Those who were online at exactly 10 o’clock on Wednesday morning to order a kit were given a reminder of what it used to be like to try and buy concert tickets for popular bands online: several browsers and tabs open simultaneously, mobile phone on hand, waiting for something to happen on screen. In the end, it took the webmasters an hour longer than scheduled to get the site online.
Once you have logged in, though, ordering a kit is a piece of cake. Your order will be placed within a minute. However, you will then see a rather remarkable message on screen. “The self-testing kits will be dispatched through PostNL in five working days,” it says. “PostNL will make the deliveries on Wednesdays, Thursdays, Fridays and Saturdays.”
In other words, it is vital that students and lecturers place their orders well in advance. It is no use ordering a kit on Monday to be able to attend a lecture on Wednesday. Why does it have to take that long?
A spokeswoman for SURF, the IT organisation that serves the education sector, explained that it is mainly due to PostNL’s capacity. “Sending self-testing kits to all students and staff is a major and complex operation, so it’s hard to predict exactly when the kits will be delivered. We seek to complete the process in five working days before you can check the status of your order with a track-and-trace code.”
The spokeswoman confirmed that PostNL will only deliver the self-testing kits on Wednesdays, Thursdays, Fridays and Saturdays. For capacity-related reasons, that was the arrangement agreed with PostNL.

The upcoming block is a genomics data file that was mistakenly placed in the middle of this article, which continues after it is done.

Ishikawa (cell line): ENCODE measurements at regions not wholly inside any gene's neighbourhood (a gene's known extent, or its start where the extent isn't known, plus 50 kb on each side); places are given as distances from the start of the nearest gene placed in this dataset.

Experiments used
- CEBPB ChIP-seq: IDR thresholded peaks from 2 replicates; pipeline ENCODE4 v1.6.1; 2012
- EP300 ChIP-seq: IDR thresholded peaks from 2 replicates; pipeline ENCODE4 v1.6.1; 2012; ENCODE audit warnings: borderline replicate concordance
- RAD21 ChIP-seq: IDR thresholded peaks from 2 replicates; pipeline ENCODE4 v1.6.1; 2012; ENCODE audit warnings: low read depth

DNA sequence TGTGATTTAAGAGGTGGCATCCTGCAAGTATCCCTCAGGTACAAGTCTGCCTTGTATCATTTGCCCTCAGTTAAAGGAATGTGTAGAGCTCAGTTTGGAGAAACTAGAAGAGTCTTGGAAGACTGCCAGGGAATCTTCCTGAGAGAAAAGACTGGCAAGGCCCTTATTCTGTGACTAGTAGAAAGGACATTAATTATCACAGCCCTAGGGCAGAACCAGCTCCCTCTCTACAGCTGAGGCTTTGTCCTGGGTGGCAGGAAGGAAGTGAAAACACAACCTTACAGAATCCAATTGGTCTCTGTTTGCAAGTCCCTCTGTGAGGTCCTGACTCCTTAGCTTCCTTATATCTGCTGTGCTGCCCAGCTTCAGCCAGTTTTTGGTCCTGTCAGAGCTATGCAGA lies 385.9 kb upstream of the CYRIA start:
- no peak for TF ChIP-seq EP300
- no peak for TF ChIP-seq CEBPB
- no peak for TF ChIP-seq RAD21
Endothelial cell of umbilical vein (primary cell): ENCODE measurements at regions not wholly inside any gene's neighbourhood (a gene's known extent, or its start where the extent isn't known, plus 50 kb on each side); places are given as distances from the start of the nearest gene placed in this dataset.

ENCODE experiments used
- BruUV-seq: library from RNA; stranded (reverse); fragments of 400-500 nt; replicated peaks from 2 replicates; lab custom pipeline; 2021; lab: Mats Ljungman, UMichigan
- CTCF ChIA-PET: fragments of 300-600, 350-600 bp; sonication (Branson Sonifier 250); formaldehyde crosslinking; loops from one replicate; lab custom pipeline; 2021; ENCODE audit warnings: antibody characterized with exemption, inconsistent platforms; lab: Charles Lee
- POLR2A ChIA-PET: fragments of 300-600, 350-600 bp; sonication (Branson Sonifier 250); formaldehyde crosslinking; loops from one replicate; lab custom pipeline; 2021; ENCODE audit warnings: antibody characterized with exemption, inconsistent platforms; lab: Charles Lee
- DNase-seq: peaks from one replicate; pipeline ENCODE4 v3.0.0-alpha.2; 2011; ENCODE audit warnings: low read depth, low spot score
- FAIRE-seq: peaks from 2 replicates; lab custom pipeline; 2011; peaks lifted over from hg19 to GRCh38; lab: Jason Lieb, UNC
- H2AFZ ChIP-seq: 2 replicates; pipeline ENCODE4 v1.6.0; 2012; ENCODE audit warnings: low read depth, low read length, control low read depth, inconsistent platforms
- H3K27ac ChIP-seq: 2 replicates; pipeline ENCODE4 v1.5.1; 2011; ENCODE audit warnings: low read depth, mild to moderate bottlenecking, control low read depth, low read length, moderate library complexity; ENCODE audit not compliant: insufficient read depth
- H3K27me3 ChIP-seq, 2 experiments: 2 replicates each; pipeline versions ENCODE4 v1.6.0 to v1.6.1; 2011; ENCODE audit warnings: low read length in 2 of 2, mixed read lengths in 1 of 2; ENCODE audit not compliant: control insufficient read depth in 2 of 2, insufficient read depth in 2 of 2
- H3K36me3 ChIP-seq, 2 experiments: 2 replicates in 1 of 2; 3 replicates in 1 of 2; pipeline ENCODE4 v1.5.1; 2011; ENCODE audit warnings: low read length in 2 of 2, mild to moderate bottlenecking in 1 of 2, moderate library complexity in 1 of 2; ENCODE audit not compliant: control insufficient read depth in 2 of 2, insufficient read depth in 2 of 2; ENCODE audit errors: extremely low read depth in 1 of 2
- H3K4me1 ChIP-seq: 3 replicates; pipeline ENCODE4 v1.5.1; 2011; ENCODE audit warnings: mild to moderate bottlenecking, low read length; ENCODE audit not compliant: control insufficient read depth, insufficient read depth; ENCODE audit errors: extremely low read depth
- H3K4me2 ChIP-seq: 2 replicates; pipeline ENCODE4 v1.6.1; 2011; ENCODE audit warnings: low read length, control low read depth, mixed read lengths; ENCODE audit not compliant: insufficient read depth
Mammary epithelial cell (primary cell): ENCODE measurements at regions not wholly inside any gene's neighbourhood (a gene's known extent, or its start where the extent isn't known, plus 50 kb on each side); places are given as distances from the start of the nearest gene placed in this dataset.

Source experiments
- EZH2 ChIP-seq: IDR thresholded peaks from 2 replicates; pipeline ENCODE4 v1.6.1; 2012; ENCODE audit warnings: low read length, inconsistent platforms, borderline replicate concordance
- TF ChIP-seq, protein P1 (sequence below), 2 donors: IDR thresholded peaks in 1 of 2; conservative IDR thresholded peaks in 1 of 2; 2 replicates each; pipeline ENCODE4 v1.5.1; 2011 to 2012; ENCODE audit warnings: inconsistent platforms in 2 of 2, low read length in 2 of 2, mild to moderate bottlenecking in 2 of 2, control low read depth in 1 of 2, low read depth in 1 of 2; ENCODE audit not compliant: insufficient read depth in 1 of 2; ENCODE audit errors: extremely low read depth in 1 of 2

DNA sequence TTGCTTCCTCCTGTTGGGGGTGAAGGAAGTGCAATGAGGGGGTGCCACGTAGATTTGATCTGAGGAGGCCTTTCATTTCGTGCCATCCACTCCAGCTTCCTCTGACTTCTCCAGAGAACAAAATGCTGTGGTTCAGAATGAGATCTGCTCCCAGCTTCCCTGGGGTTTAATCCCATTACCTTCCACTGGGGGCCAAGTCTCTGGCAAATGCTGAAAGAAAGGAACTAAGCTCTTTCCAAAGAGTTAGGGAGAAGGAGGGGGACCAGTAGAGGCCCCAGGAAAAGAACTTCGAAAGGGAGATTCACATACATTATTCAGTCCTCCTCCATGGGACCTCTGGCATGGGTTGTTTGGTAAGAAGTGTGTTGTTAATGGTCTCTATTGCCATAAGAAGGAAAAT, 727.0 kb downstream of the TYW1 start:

Supply at hand
The good thing is that you will receive two to four self-testing kits each time you place an order. In other words, once your order arrives, you will have a small supply. “The objective, right now, is to provide as many students and employees as possible with a first kit as soon as possible,” the spokeswoman explained. The portal will tell you when you can order your next kit.
Now suppose that a whole lot of students suddenly decide to apply for a kit. Will there be enough kits to get around? “Of course we will depend on the number of kits available in accepting orders, but we are prepared for large numbers. At present, the website is only used by universities and universities of applied sciences. Students and staff of VET colleges will be able to order kits via the portal starting from June.”
The Dutch Cabinet has set aside half a billion euros to provide the higher education sector with these voluntary self-testing kits.
People who are experiencing symptoms should continue to get tested at the GGD (regional public health service).